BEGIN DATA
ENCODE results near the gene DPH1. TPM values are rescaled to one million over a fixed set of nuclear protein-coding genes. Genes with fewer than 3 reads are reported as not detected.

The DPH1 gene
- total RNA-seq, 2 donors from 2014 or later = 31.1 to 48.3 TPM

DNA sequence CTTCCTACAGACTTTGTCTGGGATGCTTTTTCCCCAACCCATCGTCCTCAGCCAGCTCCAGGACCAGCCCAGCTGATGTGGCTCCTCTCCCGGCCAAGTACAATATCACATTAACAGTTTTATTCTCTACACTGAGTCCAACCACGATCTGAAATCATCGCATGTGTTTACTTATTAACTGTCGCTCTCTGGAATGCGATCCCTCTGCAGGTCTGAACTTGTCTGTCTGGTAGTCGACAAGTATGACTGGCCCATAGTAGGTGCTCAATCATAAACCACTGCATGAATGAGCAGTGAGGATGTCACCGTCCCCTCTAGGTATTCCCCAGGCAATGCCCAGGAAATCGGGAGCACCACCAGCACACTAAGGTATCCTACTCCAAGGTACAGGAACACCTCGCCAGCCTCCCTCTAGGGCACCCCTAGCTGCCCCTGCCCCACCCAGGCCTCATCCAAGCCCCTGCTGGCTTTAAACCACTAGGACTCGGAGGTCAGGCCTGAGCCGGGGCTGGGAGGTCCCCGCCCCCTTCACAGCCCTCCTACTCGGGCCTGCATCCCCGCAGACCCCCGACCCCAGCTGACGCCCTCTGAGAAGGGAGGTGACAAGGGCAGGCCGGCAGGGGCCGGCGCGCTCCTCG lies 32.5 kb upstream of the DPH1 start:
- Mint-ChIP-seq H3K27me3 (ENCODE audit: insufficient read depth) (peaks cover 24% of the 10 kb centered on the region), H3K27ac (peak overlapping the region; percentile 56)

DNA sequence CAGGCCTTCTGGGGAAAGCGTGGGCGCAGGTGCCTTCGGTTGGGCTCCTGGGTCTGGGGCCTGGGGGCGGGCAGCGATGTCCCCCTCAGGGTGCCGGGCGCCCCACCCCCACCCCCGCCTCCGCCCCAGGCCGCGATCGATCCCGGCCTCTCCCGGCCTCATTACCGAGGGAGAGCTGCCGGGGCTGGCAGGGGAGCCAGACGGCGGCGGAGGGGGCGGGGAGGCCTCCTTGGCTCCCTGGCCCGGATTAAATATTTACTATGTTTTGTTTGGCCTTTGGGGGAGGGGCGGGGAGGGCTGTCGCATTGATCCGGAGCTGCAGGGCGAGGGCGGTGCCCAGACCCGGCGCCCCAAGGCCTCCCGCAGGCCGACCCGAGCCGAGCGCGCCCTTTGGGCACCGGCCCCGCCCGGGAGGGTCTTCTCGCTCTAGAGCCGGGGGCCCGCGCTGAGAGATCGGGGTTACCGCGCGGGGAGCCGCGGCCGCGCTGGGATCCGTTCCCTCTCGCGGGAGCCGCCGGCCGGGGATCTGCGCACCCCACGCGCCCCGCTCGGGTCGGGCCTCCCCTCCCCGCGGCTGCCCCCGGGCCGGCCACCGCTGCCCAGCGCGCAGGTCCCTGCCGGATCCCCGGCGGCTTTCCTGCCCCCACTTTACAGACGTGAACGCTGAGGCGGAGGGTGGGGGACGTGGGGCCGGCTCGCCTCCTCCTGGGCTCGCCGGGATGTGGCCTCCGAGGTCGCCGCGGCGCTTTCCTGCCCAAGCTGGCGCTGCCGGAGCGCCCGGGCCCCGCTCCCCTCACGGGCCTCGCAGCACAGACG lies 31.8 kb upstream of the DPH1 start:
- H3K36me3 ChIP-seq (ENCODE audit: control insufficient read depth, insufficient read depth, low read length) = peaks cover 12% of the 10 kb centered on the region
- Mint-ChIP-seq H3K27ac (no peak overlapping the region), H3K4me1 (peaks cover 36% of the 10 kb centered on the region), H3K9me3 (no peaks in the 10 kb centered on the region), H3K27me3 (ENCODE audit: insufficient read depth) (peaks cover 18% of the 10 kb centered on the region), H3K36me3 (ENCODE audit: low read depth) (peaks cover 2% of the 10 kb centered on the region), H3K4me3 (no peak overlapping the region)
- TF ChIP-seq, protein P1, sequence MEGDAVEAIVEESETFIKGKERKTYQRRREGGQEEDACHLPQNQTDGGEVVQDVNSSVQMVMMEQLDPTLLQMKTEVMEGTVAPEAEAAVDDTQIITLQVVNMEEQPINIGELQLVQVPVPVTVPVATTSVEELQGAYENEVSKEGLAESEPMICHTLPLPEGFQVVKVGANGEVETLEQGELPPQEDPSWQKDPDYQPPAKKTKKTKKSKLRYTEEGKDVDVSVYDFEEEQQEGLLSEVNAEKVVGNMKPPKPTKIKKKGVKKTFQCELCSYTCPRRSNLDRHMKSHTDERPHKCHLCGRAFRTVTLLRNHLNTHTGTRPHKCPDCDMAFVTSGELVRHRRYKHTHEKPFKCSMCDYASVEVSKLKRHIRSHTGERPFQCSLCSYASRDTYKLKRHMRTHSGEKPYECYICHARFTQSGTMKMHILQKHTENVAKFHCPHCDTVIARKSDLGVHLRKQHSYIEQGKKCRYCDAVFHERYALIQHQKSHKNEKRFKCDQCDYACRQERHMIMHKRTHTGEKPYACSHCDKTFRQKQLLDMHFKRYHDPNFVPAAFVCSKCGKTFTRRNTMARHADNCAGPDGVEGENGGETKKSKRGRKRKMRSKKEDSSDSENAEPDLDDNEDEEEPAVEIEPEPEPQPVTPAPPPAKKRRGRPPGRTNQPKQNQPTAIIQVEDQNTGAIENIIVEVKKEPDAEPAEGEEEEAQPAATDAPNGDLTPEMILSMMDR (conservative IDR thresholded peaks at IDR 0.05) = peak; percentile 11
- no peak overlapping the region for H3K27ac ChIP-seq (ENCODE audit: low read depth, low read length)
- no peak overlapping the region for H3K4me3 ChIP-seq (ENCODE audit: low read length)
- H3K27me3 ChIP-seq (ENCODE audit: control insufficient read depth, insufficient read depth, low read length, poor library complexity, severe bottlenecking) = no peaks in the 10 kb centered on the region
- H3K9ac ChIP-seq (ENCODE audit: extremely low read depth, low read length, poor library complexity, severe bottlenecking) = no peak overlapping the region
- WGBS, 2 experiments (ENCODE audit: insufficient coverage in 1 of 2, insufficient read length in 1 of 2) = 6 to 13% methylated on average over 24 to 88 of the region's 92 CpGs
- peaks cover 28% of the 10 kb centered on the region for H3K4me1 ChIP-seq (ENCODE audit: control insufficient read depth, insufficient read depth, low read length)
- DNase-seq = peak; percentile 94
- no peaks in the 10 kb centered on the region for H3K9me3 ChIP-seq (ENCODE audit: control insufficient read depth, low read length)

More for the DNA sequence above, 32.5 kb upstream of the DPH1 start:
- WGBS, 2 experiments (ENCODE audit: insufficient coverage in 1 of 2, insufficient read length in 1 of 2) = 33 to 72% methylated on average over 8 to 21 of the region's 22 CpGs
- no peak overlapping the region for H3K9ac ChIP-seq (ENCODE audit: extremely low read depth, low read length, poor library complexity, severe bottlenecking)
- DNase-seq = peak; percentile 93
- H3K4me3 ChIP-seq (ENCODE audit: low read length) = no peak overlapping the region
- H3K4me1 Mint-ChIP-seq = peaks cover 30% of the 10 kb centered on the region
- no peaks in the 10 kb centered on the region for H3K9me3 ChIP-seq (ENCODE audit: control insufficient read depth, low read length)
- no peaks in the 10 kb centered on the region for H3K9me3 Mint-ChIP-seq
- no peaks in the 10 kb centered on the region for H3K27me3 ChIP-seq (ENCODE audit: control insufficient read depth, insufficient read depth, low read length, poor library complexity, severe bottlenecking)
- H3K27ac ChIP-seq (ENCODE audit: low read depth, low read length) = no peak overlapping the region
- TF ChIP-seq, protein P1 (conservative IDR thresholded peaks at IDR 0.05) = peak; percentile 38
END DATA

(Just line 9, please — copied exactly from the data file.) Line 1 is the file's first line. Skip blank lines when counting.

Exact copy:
- TF ChIP-seq, protein P1, sequence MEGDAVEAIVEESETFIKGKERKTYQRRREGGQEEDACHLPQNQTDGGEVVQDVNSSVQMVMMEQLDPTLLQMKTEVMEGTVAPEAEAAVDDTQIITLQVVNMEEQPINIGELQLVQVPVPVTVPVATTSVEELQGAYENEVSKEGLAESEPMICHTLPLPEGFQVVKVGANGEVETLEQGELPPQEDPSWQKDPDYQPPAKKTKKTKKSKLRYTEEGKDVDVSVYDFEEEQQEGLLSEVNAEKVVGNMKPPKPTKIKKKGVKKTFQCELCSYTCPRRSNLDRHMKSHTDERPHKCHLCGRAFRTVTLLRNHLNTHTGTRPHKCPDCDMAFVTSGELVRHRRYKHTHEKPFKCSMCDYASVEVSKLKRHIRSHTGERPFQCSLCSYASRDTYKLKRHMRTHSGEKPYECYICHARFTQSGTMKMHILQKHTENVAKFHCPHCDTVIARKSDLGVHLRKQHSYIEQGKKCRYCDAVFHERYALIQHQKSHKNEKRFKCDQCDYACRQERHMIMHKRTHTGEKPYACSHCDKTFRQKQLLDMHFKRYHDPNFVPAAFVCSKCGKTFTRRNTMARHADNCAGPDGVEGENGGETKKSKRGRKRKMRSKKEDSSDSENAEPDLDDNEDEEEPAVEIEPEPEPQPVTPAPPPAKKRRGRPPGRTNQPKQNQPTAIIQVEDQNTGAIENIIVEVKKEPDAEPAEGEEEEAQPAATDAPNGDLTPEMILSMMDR (conservative IDR thresholded peaks at IDR 0.05) = peak; percentile 11